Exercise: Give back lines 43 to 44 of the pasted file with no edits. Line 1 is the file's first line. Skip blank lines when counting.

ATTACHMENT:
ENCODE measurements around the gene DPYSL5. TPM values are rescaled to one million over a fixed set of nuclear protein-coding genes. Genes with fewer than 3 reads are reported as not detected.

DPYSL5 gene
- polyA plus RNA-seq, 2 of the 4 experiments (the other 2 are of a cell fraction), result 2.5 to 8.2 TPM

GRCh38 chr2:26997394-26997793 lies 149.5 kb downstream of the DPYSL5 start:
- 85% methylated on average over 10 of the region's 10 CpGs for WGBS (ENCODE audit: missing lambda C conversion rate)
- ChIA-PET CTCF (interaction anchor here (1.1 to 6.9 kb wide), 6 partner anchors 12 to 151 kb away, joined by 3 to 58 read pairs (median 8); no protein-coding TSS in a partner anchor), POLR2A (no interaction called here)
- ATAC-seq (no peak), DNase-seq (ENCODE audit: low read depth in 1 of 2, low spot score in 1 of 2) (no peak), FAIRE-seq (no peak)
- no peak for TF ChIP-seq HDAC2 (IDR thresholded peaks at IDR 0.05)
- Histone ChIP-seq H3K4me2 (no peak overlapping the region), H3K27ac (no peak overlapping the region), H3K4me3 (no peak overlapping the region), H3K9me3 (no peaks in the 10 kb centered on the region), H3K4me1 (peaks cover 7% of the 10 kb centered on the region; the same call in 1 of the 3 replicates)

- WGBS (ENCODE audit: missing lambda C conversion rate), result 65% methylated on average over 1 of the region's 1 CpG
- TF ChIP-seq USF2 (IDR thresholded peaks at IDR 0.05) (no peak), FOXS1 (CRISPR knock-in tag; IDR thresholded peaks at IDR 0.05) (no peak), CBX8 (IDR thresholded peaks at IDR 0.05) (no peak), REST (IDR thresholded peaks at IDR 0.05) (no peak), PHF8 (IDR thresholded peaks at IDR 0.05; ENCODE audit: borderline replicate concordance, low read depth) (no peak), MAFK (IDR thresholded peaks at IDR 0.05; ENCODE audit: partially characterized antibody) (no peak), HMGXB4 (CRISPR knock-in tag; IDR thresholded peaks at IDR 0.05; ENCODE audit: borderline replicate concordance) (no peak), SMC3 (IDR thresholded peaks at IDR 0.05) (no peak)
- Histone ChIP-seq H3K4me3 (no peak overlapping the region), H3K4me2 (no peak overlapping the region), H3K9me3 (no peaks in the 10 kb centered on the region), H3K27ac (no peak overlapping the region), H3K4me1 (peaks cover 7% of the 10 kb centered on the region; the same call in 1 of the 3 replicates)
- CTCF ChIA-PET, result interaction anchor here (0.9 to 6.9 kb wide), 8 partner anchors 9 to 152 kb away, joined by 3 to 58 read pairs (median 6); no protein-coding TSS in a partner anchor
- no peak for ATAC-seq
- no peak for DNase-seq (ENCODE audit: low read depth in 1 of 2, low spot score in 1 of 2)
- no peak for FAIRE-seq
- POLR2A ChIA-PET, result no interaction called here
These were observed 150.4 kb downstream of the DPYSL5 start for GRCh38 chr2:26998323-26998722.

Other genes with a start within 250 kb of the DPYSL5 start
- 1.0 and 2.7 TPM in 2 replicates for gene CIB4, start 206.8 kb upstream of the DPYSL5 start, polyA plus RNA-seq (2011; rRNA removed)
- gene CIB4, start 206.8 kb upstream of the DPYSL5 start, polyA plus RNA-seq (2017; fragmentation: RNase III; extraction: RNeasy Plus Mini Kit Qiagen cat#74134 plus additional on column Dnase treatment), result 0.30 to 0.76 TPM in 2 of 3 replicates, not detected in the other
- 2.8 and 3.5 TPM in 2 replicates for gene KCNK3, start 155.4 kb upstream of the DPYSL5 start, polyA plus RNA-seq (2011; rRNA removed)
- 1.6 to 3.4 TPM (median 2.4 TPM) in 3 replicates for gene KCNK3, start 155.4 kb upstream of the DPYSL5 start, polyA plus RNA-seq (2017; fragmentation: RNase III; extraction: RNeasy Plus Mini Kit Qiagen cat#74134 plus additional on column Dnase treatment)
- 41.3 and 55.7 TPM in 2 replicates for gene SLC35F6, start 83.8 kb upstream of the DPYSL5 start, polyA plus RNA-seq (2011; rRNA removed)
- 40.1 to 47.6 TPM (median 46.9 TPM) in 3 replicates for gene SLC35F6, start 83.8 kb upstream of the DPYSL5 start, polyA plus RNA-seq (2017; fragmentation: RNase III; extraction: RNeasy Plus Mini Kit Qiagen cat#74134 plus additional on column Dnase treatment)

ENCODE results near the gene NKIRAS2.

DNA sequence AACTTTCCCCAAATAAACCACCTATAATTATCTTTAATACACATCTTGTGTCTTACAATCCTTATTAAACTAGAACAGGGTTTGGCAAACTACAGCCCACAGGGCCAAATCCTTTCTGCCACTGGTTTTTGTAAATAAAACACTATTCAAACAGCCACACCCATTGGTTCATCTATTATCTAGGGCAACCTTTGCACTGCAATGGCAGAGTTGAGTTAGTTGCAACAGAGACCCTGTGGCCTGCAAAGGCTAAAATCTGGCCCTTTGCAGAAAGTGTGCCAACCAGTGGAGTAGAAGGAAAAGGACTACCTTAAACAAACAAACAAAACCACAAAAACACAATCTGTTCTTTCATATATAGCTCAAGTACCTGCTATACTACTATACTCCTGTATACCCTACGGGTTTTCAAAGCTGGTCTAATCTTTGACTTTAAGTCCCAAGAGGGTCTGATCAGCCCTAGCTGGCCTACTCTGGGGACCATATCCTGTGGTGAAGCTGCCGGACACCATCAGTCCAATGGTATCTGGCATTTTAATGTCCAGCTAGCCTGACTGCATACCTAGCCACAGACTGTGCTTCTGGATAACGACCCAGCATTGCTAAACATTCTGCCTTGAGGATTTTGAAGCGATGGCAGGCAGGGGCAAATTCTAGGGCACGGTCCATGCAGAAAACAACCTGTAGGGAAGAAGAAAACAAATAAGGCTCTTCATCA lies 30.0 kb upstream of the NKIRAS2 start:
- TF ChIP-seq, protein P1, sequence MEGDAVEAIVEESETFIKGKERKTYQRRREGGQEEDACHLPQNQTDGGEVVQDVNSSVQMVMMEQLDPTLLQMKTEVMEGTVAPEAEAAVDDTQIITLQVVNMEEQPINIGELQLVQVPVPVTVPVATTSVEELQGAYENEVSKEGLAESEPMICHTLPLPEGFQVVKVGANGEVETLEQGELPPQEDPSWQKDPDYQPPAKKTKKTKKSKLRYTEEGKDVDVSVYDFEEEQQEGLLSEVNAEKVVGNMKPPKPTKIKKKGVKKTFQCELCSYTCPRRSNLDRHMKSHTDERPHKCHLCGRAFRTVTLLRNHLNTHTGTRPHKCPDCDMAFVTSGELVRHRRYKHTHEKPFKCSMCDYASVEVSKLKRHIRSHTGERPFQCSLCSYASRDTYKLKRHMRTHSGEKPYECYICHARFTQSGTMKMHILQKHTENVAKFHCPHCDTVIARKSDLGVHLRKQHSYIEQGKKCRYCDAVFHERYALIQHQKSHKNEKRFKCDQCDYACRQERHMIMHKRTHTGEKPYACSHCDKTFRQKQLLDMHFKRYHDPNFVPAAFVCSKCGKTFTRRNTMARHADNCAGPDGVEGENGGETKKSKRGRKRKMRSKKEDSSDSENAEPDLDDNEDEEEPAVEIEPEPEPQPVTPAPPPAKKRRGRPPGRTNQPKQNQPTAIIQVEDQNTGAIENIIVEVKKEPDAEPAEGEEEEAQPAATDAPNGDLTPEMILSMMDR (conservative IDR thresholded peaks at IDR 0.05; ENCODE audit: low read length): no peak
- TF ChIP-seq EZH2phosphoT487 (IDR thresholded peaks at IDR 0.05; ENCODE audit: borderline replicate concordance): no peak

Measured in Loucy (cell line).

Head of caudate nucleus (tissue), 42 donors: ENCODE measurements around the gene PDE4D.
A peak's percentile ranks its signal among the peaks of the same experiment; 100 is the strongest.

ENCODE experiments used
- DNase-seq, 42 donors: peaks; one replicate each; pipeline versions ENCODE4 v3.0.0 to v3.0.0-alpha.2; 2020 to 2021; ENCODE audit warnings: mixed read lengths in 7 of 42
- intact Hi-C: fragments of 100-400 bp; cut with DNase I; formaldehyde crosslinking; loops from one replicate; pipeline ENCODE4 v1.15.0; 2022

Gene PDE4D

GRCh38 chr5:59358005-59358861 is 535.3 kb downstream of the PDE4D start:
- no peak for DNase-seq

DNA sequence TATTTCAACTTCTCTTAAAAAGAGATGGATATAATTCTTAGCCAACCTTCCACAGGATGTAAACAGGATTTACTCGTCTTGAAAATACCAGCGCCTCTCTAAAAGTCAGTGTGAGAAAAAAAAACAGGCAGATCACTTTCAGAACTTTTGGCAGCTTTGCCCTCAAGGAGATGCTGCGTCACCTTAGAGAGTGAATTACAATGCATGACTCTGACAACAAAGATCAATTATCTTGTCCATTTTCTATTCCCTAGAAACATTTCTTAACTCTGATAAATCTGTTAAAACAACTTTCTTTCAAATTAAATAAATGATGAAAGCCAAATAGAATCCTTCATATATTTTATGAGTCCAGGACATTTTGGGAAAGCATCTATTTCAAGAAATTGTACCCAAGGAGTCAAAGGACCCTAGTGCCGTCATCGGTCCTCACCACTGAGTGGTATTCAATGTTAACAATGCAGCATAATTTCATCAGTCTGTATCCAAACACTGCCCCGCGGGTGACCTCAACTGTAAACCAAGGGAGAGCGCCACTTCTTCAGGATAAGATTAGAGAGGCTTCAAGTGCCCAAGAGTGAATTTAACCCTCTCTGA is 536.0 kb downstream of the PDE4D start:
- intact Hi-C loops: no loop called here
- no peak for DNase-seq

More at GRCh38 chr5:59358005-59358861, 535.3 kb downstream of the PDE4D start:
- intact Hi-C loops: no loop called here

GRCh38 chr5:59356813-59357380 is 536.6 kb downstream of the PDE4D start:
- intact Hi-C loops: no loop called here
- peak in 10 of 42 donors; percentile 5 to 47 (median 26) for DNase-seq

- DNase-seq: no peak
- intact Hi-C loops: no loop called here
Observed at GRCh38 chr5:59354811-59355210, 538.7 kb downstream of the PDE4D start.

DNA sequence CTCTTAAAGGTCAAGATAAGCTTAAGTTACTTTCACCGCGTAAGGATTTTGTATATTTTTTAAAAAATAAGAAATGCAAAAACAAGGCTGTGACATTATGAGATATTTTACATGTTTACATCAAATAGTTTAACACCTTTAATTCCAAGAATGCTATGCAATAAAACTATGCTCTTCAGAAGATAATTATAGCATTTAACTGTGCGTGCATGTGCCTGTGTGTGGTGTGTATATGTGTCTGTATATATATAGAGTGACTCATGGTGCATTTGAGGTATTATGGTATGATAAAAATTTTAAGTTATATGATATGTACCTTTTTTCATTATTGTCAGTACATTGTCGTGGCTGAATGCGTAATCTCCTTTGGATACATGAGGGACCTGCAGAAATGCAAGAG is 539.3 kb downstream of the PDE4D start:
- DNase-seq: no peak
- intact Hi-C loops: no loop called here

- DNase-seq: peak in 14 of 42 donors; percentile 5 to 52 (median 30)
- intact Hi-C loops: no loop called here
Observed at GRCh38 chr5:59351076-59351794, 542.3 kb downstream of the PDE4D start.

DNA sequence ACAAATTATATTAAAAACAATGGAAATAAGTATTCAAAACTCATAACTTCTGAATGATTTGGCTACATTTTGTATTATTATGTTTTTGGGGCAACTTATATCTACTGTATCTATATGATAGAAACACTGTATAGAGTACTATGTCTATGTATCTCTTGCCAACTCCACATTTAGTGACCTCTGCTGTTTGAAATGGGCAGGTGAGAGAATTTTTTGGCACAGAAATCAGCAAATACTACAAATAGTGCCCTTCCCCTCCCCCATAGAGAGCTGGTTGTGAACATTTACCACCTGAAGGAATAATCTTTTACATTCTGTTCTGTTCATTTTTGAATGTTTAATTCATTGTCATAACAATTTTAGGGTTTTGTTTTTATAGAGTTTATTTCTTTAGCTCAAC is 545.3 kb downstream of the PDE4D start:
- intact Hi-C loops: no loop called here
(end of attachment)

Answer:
- intact Hi-C loops: no loop called here

GRCh38 chr5:59356813-59357380 is 536.6 kb downstream of the PDE4D start: